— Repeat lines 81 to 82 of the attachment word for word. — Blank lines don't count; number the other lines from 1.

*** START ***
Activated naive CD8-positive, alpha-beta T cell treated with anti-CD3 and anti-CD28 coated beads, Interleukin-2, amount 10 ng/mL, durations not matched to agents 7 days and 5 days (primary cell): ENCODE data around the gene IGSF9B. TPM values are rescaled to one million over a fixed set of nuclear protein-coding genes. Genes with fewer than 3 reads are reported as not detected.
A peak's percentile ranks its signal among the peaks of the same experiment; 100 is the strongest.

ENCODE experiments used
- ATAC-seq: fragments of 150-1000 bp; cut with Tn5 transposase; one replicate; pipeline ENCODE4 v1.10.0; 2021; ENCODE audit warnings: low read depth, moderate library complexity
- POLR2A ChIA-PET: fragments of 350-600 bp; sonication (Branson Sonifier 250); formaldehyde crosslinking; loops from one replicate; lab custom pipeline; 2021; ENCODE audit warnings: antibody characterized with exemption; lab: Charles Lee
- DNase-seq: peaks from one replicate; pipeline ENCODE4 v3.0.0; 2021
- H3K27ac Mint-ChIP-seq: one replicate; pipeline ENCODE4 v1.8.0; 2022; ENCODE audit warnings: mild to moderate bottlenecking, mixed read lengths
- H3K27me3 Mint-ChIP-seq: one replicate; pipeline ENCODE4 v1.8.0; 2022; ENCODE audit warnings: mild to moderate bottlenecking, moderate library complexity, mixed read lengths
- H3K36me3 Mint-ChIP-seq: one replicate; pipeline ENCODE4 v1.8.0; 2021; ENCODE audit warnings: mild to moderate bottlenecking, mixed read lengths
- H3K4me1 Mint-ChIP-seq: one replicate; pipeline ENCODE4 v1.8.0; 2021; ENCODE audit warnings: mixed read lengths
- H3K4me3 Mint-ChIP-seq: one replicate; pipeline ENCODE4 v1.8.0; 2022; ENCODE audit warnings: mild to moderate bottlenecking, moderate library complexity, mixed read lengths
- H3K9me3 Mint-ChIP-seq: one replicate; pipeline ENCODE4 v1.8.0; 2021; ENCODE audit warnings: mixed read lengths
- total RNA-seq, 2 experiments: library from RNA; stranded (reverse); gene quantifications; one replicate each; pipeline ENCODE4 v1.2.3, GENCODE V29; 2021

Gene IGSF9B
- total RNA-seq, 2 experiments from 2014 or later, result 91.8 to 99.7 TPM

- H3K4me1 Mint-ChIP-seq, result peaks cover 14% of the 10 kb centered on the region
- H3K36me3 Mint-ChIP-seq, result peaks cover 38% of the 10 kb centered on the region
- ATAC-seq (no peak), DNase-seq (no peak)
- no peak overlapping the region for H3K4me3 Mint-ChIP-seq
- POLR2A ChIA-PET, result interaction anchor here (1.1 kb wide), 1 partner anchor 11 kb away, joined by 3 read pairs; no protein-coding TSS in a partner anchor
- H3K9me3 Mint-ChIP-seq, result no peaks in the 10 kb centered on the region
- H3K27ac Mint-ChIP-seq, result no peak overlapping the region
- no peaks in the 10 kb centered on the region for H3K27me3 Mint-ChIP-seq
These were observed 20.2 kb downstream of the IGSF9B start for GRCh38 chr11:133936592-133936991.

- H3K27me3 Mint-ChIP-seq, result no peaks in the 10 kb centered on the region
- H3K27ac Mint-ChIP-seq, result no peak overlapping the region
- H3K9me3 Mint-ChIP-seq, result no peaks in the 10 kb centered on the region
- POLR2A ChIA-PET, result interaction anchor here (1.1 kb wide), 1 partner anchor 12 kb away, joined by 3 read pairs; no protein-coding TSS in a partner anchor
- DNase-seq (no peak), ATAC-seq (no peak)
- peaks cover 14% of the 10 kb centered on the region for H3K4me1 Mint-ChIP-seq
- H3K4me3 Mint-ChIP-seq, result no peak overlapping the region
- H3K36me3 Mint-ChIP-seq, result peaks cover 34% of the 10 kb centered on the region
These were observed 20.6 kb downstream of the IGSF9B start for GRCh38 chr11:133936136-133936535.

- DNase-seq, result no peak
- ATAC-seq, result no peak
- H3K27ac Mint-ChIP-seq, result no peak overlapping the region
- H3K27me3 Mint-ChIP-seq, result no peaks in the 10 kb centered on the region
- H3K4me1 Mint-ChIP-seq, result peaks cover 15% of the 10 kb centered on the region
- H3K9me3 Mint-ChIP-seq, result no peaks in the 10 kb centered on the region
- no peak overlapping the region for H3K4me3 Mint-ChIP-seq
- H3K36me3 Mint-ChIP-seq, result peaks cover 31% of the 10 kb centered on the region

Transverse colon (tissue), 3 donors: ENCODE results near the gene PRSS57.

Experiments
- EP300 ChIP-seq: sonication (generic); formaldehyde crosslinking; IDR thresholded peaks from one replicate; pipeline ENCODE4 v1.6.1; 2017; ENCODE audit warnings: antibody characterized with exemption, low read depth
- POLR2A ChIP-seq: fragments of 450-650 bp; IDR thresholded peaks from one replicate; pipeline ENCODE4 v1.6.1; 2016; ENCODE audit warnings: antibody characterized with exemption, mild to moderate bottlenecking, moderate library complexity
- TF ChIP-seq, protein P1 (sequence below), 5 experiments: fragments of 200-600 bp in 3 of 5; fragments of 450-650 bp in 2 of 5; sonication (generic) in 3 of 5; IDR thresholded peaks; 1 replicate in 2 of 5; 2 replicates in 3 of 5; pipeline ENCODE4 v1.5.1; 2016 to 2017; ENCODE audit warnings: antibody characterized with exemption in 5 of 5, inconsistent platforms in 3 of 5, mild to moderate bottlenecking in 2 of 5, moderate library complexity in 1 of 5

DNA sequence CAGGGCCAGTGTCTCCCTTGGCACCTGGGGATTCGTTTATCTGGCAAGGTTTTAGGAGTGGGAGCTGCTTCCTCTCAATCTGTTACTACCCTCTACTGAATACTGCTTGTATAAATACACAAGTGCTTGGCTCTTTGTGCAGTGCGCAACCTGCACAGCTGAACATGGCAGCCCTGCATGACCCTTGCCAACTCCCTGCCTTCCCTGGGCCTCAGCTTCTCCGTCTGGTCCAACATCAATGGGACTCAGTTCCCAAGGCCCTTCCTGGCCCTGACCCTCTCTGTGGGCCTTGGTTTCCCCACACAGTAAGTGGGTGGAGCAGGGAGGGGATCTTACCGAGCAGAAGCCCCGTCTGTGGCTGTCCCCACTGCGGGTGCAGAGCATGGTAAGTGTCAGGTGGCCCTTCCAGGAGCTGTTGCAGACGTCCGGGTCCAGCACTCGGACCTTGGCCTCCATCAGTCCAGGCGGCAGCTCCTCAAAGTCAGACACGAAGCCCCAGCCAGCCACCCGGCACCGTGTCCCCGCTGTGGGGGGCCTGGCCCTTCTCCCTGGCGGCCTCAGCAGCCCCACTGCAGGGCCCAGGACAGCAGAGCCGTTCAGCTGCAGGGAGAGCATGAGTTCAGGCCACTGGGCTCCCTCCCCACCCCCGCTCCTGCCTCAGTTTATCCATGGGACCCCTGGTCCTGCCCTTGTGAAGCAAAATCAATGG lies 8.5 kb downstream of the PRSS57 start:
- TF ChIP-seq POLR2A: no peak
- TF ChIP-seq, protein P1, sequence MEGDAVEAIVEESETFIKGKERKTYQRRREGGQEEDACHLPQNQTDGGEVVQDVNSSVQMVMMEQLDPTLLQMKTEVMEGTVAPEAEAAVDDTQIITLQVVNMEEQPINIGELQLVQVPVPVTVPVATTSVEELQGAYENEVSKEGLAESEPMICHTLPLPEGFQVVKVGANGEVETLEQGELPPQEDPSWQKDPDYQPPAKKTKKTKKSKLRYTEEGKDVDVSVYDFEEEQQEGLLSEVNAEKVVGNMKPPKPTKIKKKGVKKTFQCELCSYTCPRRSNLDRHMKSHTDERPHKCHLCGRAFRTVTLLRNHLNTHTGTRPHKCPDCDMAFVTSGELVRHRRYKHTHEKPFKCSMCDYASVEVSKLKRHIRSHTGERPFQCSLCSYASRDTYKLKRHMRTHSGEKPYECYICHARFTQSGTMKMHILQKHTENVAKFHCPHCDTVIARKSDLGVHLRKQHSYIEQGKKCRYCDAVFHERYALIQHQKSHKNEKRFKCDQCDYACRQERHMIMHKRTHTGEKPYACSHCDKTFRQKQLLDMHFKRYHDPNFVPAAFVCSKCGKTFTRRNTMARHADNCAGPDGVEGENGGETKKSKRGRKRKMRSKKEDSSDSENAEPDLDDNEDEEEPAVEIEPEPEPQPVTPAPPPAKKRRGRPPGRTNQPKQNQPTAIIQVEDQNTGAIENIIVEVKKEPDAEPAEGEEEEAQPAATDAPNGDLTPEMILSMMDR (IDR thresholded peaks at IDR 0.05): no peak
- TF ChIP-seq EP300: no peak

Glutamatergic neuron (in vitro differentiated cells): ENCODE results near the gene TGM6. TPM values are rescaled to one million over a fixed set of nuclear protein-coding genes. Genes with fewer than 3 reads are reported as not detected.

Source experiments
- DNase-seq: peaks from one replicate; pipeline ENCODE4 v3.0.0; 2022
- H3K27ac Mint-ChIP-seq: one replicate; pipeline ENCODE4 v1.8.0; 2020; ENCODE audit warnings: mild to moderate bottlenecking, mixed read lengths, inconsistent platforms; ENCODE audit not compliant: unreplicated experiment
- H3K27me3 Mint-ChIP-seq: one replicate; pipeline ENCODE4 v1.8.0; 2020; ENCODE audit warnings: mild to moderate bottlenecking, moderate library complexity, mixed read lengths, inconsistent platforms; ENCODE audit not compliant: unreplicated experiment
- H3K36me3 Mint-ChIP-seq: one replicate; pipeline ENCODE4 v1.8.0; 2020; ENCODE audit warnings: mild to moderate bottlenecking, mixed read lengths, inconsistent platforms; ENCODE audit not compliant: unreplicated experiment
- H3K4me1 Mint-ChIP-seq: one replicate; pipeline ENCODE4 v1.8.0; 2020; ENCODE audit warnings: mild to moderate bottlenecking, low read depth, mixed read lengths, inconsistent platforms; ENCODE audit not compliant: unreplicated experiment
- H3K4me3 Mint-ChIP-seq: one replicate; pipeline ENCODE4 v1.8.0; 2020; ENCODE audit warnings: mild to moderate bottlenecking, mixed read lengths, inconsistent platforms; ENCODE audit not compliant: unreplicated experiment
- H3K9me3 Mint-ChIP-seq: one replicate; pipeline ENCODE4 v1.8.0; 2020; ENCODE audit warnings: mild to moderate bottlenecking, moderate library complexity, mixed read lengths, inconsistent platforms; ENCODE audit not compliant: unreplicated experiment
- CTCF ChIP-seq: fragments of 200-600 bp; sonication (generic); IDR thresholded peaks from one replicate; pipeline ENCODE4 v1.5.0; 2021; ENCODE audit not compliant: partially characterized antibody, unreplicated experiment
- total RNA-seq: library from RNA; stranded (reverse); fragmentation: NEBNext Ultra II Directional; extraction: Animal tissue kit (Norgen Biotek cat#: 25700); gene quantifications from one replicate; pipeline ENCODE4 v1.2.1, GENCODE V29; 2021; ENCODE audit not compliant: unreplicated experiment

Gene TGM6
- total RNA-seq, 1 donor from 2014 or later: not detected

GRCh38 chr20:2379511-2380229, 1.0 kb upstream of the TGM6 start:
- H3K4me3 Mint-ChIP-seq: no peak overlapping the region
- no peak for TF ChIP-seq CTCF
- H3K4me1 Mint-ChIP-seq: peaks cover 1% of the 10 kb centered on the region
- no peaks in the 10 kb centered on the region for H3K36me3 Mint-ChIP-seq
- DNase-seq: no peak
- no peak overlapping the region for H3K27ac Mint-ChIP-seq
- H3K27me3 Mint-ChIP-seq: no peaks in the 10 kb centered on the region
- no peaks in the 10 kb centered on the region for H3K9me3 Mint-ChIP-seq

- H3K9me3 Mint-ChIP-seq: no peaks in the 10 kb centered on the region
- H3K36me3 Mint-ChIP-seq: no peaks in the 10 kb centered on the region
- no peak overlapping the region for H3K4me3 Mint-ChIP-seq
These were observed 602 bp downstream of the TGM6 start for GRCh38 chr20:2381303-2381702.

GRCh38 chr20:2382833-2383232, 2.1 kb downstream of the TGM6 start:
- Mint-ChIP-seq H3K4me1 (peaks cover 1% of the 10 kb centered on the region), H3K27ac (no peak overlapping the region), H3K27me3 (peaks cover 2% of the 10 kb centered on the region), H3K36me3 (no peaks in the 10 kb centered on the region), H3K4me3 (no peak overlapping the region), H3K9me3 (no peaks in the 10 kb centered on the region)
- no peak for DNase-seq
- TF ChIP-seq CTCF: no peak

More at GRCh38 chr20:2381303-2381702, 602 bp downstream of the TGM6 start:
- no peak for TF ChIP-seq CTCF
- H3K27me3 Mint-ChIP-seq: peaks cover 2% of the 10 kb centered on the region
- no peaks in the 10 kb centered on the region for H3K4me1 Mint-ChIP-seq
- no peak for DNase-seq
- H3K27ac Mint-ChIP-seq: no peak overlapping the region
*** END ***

More at GRCh38 chr20:2381303-2381702, 602 bp downstream of the TGM6 start:
- no peak for TF ChIP-seq CTCF